Document


Title

Forecasting diurnal variations in fire intensity to enhance wildland firefighter safety
Document Type: Journal Article
Author(s): Judith A. Beck; Martin E. Alexander; S. D. Harvey; A. K. Beaver
Publication Year: 2002

Cataloging Information

Keyword(s):
  • Abies balsamea
  • advisories
  • boreal forests
  • British Columbia
  • Canada
  • CFFDRS - Canadian Forest Fire Danger Rating System
  • coniferous forests
  • dead fuels
  • Douglas-fir
  • FBP - Canadian Forest Fire Behavior Prediction System
  • fine fuels
  • fire behavior prediction
  • fire danger rating
  • fire environment
  • fire intensity
  • fire management planning
  • fire prediction
  • fire suppression
  • fire weather
  • fire weather forecasting
  • firefighter safety
  • firefighting personnel
  • fuel management
  • fuel moisture
  • fuel types
  • FWI - CFFDRS Fire Weather Index System
  • grasses
  • lichens
  • live fuels
  • Picea spp.
  • Pinus banksiana
  • Pinus densiflora
  • Pinus ponderosa
  • Pinus strobus
  • plantations
  • ponderosa pine
  • Pseudotsuga menziesii
  • season of fire
  • slash
  • wilderness areas
  • wilderness fire management
Region(s):
  • International
Partner Site(s):
Record Maintained By:
Record Last Modified: November 5, 2019
FRAMES Record Number: 3524
Tall Timbers Record Number: 14448
TTRS Location Status: In-file
TTRS Call Number: Journals-I
TTRS Abstract Status: Fair use, Okay, Reproduced by permission

This bibliographic record was either created or modified by the Tall Timbers Research Station and Land Conservancy and is provided without charge to promote research and education in Fire Ecology. The E.V. Komarek Fire Ecology Database is the intellectual property of the Tall Timbers Research Station and Land Conservancy.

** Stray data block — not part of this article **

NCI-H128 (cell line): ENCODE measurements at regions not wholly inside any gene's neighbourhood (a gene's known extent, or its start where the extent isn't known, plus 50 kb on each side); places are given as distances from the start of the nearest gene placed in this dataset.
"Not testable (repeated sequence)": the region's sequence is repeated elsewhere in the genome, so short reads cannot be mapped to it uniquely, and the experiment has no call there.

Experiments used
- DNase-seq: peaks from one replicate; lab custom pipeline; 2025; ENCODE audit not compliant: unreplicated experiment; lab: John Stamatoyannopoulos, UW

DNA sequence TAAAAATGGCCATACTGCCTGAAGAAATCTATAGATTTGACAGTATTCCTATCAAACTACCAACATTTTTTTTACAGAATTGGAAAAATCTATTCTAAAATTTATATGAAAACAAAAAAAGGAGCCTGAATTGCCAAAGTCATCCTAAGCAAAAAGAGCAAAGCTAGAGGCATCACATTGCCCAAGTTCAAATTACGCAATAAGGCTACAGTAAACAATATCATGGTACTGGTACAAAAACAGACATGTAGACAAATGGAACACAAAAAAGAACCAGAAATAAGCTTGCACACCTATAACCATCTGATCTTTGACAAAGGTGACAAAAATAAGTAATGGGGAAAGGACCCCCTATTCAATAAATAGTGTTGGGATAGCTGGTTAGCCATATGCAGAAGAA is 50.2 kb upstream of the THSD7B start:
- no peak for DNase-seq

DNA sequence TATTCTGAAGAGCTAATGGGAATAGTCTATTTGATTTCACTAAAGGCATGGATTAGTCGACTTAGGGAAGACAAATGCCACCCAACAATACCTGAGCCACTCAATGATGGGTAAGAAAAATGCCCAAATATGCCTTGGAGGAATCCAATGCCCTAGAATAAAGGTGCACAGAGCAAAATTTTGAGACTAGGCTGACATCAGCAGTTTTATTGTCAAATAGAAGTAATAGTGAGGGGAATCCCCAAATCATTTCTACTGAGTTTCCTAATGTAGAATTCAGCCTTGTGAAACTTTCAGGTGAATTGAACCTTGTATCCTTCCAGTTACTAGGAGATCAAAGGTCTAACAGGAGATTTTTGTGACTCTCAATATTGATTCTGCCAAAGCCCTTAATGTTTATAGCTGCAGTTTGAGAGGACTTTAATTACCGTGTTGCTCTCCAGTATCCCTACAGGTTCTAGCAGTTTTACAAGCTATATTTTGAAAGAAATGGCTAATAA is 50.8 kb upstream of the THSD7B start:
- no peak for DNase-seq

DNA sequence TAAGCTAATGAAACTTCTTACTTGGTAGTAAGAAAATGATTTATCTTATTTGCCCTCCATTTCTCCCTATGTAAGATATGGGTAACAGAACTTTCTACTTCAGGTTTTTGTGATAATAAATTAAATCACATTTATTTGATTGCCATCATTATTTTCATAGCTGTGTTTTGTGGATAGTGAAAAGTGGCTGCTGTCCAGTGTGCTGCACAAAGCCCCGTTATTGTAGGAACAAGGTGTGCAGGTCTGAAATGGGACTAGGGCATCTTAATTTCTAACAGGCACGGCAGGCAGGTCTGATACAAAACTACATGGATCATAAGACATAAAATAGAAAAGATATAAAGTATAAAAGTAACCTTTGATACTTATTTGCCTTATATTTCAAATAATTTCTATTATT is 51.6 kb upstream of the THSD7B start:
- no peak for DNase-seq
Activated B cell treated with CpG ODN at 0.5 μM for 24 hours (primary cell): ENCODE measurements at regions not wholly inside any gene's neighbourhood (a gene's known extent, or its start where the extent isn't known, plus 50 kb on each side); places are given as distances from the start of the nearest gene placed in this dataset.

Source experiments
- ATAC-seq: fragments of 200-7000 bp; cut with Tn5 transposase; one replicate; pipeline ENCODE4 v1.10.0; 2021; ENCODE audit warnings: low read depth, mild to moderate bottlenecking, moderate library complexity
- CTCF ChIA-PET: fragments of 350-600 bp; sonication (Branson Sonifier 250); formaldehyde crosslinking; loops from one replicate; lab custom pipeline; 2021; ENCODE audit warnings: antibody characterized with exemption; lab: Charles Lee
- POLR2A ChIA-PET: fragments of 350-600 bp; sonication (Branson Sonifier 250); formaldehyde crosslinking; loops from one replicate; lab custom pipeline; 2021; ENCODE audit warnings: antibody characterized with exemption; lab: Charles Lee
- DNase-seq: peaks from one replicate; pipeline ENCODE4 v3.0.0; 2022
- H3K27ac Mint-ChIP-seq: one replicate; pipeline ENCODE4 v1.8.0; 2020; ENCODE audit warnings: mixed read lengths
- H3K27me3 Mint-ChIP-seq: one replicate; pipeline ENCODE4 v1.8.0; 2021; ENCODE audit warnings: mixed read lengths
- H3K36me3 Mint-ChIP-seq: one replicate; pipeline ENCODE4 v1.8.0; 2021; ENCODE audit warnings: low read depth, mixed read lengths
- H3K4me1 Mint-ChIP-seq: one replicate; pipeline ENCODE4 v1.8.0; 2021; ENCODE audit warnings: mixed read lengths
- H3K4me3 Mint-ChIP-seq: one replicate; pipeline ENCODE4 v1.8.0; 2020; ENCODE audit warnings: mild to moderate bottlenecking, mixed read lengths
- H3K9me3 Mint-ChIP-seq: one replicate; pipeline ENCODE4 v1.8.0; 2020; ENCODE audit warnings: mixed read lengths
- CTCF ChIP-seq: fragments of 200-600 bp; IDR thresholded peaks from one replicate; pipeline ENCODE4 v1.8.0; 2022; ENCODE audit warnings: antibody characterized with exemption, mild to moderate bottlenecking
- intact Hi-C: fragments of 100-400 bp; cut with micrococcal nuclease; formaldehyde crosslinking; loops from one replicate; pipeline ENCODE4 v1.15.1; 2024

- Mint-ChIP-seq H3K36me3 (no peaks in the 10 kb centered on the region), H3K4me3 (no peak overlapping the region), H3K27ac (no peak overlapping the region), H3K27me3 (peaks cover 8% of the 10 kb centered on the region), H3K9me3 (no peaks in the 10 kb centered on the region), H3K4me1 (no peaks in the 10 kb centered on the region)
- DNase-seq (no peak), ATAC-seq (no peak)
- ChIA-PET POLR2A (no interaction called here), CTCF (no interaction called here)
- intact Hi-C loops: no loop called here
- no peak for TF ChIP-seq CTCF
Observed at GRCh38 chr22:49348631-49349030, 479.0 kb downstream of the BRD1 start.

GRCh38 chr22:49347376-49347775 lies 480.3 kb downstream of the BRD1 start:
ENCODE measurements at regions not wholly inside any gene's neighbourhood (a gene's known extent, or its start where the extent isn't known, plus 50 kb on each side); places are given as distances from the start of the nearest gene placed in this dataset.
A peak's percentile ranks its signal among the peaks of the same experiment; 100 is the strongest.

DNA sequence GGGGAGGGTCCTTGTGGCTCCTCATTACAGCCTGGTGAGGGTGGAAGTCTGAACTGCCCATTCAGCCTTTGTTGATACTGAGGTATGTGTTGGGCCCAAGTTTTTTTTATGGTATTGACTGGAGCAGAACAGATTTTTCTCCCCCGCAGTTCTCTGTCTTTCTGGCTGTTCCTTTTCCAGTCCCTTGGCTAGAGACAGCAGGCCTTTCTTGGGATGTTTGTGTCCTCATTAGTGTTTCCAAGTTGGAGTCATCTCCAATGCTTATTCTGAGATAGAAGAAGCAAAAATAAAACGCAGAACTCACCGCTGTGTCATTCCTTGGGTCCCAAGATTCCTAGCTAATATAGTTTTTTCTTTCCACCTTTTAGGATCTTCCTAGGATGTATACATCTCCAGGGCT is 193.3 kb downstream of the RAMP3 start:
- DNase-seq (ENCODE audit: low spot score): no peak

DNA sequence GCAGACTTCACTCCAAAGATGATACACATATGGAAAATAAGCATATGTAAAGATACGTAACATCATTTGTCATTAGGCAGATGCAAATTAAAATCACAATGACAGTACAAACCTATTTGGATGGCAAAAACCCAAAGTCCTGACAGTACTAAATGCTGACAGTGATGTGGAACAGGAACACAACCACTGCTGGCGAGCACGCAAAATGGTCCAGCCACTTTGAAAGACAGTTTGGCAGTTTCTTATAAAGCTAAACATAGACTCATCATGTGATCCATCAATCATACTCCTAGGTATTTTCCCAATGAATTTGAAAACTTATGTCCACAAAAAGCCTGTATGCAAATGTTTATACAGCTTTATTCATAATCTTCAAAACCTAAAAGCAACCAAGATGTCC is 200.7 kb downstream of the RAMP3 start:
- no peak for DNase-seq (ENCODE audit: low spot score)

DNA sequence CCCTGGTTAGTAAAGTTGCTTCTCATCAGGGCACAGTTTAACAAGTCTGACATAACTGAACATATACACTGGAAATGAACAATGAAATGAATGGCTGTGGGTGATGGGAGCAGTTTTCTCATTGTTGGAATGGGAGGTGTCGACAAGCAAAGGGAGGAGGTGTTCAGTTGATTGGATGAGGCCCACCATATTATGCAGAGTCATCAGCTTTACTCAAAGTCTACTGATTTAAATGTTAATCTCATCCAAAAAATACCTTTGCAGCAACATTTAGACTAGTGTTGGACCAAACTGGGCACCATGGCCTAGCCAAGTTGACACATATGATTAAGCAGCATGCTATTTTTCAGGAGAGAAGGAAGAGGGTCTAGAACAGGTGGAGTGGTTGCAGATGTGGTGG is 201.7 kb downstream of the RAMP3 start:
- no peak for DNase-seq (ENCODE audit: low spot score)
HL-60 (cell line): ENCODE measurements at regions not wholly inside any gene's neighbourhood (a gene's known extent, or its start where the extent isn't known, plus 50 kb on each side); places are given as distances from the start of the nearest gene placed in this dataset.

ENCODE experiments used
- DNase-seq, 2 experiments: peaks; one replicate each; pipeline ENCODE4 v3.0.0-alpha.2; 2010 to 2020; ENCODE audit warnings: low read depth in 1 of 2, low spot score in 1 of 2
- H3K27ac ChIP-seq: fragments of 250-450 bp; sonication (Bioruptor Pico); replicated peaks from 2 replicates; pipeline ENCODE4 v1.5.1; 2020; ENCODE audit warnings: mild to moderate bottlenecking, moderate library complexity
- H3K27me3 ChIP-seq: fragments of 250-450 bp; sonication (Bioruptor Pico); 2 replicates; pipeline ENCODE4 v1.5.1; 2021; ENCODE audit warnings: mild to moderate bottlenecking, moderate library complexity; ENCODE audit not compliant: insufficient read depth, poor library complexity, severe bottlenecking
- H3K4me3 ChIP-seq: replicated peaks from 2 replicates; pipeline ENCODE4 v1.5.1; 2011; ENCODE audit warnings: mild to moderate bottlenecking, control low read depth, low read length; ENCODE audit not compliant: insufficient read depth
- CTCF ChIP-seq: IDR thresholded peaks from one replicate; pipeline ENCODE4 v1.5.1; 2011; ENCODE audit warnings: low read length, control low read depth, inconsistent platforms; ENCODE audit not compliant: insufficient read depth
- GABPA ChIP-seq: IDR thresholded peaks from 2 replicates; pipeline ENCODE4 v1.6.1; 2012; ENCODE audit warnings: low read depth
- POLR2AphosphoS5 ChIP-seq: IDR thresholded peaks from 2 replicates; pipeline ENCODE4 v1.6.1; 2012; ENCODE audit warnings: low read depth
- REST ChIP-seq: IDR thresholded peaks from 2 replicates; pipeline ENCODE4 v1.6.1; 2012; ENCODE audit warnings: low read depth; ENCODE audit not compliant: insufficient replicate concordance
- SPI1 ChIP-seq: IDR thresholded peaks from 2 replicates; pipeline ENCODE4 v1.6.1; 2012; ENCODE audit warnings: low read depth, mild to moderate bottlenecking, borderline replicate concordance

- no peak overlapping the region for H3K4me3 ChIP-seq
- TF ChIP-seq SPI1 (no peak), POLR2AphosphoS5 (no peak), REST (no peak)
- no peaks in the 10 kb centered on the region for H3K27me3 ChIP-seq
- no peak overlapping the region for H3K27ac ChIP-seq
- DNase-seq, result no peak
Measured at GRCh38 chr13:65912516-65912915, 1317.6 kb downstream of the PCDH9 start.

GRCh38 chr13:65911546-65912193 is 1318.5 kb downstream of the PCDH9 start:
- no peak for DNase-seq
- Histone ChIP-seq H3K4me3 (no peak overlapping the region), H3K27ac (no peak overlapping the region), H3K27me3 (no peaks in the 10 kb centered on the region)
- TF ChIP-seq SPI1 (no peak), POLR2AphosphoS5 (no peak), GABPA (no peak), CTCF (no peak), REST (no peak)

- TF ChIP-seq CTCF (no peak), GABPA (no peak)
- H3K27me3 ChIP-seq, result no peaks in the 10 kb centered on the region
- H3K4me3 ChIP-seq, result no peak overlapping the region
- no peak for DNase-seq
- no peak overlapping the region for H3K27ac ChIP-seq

Description

The extent to which the concept of displaying the diurnal variation in Byram's fire intensity on a daily basis during the fire season has been applied in the Province of British Columbia, Canada, to ensure safe and productive wildland firefighting work practices is described. This has been made possible by using the Canadian Forest Fire Danger Rating System coupled with fire weather forecasts and local information on the state of the fire environment in regards to fuel types, fuel moisture conditions and slope steepness. The resulting operational fire management tool has been the development, beginning in the mid 1990s, of the British Columbia Fire Weather and Behavior Advisory and Warning System. Potential areas for improvement in this system are detailed.

[This publication is referenced in the "Synthesis of knowledge of extreme fire behavior: volume I for fire managers" (Werth et al 2011).]

Online Link(s):
Citation:
Beck, Judith A.; Alexander, Martin E.; Harvey, S.D.; Beaver, A.K. 2002. Forecasting diurnal variations in fire intensity to enhance wildland firefighter safety. International Journal of Wildland Fire 11(3-4):173-182.